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Modern Life Is Rubbish

Price: CDN$ 4.77
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Modern Life Is Rubbish + The Great Escape (2CD Deluxe) + Parklife
Price For All Three: CDN$ 38.31

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Product Details

  • Audio CD (June 4 1993)
  • Number of Discs: 1
  • Label: EMI Music Canada
  • ASIN: B000002USH
  • Other Editions: Audio CD  |  Audio Cassette  |  LP Record
  • Average Customer Review: 4.4 out of 5 stars  See all reviews (45 customer reviews)
  • Amazon Bestsellers Rank: #15,151 in Music (See Top 100 in Music)

1. For Tomorrow
2. Advert
3. Colin Zeal
4. Pressure On Julian
5. Star Shaped
6. Blue Jeans
7. Chemical World (Includes Hidden Track 'Intermission')
8. Sunday Sunday
9. Oily Water
10. Miss America
11. Villa Rosie
12. Coping
13. Turn It Up
14. Resigned (Includes Hidden Track 'Commercial Break')
15. Pop Scene - Blur
16. Resigned - Blur
17. Commercial Break - Blur
18. When The Cows Come Home (Bonus Track)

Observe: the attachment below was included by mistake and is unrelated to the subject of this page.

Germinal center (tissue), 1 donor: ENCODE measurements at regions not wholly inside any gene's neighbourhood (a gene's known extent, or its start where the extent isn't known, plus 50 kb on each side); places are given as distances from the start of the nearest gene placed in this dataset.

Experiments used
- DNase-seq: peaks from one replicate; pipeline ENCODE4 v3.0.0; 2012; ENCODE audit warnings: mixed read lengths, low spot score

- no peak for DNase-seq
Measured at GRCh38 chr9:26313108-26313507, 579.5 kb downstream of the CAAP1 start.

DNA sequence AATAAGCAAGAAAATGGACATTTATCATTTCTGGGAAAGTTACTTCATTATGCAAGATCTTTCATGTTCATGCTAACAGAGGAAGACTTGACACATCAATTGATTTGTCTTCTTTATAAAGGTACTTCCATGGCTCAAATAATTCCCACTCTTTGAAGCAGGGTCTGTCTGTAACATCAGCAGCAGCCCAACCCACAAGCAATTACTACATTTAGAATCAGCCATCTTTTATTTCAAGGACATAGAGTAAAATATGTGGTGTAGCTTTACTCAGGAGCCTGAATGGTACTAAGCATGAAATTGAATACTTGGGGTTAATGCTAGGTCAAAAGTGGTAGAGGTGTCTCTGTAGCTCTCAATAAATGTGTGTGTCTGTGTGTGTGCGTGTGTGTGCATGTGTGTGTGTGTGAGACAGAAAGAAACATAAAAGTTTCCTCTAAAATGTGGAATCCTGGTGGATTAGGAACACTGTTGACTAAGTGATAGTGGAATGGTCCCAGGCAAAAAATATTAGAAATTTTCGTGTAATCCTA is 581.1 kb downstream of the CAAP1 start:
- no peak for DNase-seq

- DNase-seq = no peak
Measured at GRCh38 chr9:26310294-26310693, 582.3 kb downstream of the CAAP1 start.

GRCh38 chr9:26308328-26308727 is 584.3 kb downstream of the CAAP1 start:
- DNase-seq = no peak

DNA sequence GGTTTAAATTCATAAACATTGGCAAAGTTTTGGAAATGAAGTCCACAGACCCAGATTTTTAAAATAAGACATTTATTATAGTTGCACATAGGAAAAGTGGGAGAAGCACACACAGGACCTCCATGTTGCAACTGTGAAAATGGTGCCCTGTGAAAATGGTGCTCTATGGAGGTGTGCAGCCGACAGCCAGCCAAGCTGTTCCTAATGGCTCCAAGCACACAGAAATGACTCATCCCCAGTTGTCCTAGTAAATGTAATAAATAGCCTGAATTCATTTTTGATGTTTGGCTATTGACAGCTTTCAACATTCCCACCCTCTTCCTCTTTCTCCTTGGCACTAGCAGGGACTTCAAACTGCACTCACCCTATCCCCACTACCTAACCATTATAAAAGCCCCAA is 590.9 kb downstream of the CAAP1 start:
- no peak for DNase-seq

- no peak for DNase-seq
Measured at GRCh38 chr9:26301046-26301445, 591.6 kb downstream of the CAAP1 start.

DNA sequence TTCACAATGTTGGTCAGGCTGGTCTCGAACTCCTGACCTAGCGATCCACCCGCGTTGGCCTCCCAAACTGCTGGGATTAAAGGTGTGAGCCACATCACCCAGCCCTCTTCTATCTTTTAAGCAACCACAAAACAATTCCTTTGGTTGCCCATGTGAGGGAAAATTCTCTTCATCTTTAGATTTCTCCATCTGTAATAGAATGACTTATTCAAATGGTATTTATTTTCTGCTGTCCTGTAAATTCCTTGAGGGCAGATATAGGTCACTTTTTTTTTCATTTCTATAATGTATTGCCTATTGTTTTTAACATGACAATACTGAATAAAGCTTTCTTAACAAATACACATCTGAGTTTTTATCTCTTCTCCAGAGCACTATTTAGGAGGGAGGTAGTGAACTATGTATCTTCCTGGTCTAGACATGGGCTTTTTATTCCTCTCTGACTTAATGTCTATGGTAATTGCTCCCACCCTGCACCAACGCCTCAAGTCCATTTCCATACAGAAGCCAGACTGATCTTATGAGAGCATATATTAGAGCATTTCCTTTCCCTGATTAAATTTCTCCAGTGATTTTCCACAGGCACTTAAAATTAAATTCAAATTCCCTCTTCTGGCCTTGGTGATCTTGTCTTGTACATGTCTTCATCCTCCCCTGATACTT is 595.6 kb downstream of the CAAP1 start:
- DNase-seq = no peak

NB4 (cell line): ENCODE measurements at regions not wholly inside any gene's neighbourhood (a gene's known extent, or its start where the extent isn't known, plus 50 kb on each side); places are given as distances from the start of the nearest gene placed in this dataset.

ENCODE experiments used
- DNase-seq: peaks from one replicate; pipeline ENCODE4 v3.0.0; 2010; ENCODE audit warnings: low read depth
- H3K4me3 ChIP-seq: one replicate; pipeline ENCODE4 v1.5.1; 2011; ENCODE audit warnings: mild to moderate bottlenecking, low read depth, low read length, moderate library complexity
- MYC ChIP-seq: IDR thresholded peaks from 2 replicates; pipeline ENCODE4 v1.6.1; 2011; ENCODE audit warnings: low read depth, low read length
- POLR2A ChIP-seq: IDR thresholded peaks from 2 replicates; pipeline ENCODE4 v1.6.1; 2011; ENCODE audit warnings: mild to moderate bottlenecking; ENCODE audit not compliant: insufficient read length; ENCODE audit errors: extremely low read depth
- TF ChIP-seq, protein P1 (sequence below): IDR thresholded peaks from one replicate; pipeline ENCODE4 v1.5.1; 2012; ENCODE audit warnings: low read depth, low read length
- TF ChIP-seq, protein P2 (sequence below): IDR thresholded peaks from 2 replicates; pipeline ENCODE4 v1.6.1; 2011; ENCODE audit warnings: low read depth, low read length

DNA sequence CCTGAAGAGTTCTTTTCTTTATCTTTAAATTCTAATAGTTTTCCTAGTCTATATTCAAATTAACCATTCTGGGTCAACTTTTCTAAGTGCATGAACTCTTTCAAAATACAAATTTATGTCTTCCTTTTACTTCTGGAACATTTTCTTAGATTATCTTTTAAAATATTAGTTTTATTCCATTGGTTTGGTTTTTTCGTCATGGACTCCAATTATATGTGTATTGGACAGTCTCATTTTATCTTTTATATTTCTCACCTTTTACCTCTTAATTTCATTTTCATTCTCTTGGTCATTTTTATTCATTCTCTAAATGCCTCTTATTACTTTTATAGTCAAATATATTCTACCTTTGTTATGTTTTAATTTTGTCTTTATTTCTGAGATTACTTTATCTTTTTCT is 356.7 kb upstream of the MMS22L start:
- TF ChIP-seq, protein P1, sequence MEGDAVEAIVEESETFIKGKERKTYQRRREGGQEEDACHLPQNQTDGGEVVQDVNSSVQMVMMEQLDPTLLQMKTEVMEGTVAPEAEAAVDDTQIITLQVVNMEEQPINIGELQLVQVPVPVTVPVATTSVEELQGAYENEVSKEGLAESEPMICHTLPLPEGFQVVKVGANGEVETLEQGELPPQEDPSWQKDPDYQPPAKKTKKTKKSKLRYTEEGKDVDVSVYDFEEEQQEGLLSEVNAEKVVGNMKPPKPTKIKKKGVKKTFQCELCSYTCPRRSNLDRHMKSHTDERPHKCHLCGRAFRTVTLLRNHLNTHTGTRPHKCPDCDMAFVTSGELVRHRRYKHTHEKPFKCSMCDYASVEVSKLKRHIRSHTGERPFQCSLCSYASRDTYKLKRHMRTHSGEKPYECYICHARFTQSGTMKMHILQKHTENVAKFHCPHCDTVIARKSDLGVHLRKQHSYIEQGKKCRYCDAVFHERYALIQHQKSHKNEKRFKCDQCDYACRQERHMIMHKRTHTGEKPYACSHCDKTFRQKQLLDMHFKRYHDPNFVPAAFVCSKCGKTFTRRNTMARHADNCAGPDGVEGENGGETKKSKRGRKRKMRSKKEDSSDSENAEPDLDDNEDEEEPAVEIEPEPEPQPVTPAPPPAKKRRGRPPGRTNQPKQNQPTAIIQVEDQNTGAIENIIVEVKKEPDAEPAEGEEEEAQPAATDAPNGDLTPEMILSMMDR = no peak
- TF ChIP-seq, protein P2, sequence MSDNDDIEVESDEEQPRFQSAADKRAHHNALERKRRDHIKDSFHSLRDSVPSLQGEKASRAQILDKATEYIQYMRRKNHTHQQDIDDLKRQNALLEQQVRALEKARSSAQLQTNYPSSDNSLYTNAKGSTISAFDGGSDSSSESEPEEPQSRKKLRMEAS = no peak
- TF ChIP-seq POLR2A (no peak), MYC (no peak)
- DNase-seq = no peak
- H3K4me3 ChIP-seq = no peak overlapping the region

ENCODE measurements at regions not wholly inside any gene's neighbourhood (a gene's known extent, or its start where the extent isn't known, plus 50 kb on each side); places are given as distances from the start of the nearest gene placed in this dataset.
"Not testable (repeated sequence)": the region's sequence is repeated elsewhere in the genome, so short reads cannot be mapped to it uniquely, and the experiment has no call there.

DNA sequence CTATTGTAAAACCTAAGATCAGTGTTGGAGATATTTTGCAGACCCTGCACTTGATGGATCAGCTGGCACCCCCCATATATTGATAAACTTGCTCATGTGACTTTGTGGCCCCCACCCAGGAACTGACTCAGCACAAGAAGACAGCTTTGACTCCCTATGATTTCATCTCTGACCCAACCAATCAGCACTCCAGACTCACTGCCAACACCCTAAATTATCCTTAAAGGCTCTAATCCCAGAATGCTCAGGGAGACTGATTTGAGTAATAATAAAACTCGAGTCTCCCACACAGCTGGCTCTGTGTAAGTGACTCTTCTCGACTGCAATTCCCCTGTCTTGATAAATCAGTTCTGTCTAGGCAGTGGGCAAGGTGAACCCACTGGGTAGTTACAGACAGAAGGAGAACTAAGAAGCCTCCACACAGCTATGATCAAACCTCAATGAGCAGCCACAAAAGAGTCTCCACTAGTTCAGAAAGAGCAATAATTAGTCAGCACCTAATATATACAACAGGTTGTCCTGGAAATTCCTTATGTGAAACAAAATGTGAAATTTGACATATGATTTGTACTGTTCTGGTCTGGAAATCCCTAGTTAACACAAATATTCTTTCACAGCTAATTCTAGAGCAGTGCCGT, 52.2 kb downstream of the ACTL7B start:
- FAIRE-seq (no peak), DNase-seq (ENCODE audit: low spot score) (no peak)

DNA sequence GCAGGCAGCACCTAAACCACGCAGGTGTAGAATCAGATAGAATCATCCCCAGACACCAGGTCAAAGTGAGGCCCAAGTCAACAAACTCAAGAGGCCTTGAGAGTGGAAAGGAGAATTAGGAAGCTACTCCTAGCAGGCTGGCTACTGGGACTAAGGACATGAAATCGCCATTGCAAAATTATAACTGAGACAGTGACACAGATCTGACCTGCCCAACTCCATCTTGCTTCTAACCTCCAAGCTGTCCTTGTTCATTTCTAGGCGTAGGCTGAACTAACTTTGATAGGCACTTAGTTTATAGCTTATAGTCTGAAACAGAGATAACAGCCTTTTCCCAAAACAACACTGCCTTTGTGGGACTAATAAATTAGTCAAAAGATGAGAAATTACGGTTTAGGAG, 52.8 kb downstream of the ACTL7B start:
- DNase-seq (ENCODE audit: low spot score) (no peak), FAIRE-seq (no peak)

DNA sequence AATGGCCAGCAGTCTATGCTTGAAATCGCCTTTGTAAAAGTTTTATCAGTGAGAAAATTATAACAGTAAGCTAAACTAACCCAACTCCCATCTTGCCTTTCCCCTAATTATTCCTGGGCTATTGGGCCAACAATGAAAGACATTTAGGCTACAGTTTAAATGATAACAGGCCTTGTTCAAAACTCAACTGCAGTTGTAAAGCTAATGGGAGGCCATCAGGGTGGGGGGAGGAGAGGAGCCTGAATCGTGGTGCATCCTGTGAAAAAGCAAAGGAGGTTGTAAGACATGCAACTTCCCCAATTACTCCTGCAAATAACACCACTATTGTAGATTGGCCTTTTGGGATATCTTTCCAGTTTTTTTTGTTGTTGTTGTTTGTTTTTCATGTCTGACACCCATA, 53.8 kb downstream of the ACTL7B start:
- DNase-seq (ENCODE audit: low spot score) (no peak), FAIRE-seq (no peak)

19. Peach (Bonus Track)

Product Description

Product Description

One of the most successful and enduring bands the UK has ever produced Blur need no introduction, their 20 UK Top 20 singles and 5 UK No 1 albums speak for themselves.

21 years on from their debut album Leisure, Blur have now come of age and to celebrate this milestone the Blur 21 campaign will present all seven of their studio albums expanded - and the first five remastered - for the first time on 2CD and LP, together with a 21 disc super deluxe box set charting the history of one the UK's most important bands. Personally compiled by the band, these editions and boxed sets are due for release by Parlophone on July 31, 2012.

To celebrate the 21st anniversary of their debut release, Blur's classic follow-up album Modern Life Is Rubbish has now been remastered from the original tapes by Frank Arkwright (The Smiths, Arcade Fire, New Order, Joy Division), with the remastering overseen by legendary original producer, Stephen Street.